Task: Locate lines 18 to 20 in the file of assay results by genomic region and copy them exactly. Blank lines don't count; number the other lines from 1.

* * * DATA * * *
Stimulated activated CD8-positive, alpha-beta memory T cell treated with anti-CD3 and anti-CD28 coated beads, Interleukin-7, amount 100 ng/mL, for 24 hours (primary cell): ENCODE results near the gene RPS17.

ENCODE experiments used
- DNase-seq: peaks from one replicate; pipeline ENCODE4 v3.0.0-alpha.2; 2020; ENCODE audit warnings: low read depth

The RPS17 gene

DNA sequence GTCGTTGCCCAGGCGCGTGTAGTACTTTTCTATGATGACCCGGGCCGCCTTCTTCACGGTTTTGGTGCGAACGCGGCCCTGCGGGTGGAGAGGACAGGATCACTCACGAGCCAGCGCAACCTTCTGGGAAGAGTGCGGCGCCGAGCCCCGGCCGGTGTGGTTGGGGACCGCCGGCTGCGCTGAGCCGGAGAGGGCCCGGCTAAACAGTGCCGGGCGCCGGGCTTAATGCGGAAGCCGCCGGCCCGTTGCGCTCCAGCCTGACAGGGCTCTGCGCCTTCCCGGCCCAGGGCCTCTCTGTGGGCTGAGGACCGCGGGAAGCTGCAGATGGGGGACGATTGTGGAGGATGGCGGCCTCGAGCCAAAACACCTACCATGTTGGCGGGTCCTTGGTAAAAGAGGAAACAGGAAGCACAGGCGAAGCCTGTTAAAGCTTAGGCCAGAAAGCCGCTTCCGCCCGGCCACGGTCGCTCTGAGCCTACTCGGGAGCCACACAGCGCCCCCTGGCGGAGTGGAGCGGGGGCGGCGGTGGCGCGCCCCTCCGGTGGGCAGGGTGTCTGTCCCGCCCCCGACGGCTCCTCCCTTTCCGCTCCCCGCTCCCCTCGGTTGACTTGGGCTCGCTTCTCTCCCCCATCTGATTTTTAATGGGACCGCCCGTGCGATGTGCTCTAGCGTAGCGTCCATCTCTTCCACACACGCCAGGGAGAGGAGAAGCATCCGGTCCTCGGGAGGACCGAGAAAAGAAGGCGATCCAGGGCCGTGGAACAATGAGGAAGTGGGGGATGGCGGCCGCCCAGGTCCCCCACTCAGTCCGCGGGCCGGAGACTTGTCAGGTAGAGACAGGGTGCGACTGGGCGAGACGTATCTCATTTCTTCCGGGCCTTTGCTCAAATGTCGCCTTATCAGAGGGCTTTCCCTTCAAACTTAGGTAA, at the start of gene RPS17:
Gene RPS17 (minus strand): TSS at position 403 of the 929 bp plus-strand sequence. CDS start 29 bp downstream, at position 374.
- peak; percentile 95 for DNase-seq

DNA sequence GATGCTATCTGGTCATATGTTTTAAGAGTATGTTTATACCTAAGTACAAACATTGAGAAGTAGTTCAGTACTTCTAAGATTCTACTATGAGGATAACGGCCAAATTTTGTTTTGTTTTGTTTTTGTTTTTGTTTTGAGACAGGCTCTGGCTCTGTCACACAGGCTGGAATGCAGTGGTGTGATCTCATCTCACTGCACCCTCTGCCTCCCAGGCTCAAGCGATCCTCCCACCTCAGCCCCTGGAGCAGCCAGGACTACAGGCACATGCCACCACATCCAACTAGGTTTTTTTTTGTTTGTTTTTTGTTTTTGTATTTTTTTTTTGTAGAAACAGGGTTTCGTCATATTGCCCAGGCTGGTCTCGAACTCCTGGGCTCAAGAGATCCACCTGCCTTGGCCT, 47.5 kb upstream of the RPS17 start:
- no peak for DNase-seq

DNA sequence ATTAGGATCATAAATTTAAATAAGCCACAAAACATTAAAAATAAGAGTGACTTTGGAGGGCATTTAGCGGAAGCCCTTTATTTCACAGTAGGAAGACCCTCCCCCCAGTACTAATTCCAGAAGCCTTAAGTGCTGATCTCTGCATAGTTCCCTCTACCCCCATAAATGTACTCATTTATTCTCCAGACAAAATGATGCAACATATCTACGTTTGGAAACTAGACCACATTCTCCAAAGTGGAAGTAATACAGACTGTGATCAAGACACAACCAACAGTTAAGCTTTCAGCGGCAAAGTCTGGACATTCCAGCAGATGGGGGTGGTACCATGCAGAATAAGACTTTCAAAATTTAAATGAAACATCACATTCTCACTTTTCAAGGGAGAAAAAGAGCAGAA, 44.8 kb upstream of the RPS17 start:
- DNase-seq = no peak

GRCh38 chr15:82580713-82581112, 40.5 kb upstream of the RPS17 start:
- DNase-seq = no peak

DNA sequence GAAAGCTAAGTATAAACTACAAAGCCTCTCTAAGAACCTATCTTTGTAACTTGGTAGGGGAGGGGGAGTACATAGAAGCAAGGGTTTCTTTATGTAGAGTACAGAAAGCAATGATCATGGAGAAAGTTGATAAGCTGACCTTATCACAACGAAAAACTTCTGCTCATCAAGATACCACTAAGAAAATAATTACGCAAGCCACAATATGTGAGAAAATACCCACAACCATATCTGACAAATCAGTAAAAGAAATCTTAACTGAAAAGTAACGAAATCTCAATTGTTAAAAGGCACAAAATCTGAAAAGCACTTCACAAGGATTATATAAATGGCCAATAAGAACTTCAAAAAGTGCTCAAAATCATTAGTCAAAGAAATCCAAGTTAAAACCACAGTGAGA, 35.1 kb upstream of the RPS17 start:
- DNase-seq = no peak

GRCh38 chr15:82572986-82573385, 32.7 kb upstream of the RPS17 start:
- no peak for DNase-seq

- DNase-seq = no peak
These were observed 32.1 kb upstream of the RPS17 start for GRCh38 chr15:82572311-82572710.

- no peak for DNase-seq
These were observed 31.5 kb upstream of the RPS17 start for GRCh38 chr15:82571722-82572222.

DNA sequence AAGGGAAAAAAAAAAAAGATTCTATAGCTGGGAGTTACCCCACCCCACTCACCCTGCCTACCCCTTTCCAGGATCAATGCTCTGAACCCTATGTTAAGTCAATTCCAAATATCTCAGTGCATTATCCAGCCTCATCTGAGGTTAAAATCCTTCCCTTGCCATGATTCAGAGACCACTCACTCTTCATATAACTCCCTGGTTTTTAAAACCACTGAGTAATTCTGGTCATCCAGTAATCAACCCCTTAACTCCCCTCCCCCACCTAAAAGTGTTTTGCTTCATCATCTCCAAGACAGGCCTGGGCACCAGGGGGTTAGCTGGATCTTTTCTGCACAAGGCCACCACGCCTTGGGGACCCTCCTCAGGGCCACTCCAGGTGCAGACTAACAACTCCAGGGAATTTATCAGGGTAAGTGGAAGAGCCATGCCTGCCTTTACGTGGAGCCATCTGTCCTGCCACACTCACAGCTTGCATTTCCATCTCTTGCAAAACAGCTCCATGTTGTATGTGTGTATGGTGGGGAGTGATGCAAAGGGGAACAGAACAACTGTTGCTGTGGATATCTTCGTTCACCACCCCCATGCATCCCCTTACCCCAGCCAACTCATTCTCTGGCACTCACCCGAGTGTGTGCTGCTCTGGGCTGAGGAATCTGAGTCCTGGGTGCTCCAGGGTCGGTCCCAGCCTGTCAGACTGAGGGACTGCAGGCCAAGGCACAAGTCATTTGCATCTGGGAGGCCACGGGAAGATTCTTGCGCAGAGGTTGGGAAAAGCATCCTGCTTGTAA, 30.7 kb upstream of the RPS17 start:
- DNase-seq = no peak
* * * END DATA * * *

- DNase-seq = no peak
These were observed 32.1 kb upstream of the RPS17 start for GRCh38 chr15:82572311-82572710.

- no peak for DNase-seq